120 knots to 30 knots, and what we have to try and do is teach a student to get through this area, to be able to get to the hover. Learning to hover is the hardest stage of
all. CLIVE SOFFE: When you first start flying the Harrier, when you hover it, it’s almost as if you’re on a knife edge, and you’re afraid to move the stick or the throttle in case you fall off that knife edge. DAMIAN KILLEEN: It’s something that you’ve never done before, it’s like no other aspect of flying you’re doing. The concentration level is about as high as it possibly can be, because you know if you do something wrong, the jet is liable to bite you and hit the ground like a brick. It concentrates the mind a heck of a lot. Vertical take-off and landing aircraft were
developed so planes could take-off if their runways were destroyed. During World War II the German Luftwaffe attached disposable rockets to their planes to reduce take-off distance. In the 50s and 60s engineers worked on over 30 different prototypes. Firing planes off the back of trucks, known as zero length launch, was a surprising success. The problem was they still needed a runway to land. The weird looking tail-sitters were developed with both propellers and jet engines. The transition from vertical flight to normal flight was hard, and landing was nearly impossible. The pilot of this Ryan Vertijet had to literally hook his plane on a stand. In 1954 Rolls-Royce demonstrated a new concept, this prototype became known as the Flying Bedstead. Vertical flight came from the thrust of two
jet engines directed down through adjustable nozzles. The principle was applied to the first British prototype, the Short SC1. This had 5 small jet engines, 4 for vertical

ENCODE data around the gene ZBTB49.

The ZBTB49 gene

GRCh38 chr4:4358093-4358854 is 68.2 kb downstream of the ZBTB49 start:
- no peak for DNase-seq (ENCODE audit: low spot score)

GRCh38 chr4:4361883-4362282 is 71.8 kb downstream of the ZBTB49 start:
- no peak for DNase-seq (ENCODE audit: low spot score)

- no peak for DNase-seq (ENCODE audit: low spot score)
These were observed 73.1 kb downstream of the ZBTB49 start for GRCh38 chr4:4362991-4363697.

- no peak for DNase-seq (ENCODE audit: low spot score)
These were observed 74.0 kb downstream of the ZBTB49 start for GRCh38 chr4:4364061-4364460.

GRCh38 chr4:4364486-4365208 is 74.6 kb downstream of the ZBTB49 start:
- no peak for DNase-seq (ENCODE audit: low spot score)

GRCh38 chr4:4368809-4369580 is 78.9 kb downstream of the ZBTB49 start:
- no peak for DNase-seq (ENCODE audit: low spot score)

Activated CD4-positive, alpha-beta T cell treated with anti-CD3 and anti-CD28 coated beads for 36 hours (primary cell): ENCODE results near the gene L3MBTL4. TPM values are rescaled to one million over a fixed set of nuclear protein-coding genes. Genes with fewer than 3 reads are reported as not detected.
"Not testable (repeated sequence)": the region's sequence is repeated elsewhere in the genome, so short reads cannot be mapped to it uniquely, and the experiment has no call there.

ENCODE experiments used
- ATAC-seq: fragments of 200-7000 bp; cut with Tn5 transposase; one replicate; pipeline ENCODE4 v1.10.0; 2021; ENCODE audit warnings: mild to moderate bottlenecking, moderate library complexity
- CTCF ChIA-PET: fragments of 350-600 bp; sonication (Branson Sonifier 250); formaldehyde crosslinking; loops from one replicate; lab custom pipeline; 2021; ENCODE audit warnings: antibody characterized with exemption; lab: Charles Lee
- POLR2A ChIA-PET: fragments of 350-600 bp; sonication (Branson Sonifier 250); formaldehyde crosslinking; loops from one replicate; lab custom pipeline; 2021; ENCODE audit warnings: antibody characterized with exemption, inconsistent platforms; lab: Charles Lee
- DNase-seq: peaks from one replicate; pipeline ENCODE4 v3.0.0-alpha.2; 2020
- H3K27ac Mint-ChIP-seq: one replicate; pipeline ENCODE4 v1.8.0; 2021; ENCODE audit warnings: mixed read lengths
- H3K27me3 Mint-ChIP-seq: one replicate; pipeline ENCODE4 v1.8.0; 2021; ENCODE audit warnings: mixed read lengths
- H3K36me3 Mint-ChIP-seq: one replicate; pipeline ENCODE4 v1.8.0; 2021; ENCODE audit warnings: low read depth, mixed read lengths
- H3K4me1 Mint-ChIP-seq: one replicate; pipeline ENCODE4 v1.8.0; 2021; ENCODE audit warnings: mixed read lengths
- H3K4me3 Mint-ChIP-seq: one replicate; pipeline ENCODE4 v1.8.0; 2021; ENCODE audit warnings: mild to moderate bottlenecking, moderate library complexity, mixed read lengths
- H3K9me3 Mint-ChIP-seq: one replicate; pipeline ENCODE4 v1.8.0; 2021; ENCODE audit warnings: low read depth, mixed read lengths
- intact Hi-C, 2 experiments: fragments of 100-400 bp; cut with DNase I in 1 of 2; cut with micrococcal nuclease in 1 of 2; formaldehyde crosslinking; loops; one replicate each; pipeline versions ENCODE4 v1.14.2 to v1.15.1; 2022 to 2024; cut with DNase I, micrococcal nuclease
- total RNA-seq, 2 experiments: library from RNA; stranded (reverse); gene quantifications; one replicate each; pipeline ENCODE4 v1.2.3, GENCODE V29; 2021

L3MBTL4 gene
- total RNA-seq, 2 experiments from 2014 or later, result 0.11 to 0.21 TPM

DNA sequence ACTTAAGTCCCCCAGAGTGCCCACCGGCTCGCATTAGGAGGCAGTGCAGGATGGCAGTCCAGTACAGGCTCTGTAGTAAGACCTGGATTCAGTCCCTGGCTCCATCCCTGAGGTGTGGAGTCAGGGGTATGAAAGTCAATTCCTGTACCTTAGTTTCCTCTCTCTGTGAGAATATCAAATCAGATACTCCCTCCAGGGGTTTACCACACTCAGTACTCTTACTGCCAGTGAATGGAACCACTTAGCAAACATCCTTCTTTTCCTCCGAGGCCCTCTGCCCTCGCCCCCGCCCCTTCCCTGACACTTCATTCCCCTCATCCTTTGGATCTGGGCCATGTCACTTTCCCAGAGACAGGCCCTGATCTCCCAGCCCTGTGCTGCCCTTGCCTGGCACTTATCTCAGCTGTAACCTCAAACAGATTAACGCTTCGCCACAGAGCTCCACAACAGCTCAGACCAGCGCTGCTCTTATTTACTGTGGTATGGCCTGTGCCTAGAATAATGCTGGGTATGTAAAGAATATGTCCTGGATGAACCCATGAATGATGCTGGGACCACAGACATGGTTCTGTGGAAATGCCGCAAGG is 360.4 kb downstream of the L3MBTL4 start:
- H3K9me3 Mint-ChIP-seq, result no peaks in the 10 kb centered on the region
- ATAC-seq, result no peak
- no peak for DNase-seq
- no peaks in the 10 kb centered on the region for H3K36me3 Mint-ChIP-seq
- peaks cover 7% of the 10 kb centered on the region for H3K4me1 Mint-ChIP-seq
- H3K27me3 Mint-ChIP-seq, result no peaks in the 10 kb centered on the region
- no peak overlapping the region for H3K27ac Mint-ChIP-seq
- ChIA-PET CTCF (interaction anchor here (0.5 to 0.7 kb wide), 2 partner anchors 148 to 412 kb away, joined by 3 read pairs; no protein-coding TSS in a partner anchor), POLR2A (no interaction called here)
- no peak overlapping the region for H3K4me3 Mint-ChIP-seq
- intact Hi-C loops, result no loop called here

flight, and 1 for horizontal. But the major breakthrough came with the development of this engine, the Rolls-Royce Pegasus was the first single engine powerful enough to lift a full size military plane vertically. Today the Harrier is the ideal warplane for
the US Marines. On their amphibious assault ships 4 Harriers and 30 choppers use a flight deck less than a quarter of the size of an aircraft carriers. MAJOR BILL TUCKER: We have no resting gear or catapult gear, and we just rely on the Harrier’s ability to rotate the nozzles
on a short take-off for launch, and a vertical landing for recovery. The nozzles will be aft at the beginning of the take-off roll, until you hit he end of the ship where you’ll be going somewhere between 90 and 110 knots. As you hit the end of the deck you will move the nozzle lever down to 55 degrees and then airplane will fly away. Using vertical landings Harriers can operate in far worse conditions than conventional jets. In combat they provide vital support for the ground troops during amphibious landings. Each assault ship can put thousands of troops ashore by helicopter and landing craft. Ahead of them the Harriers take out key enemy positions.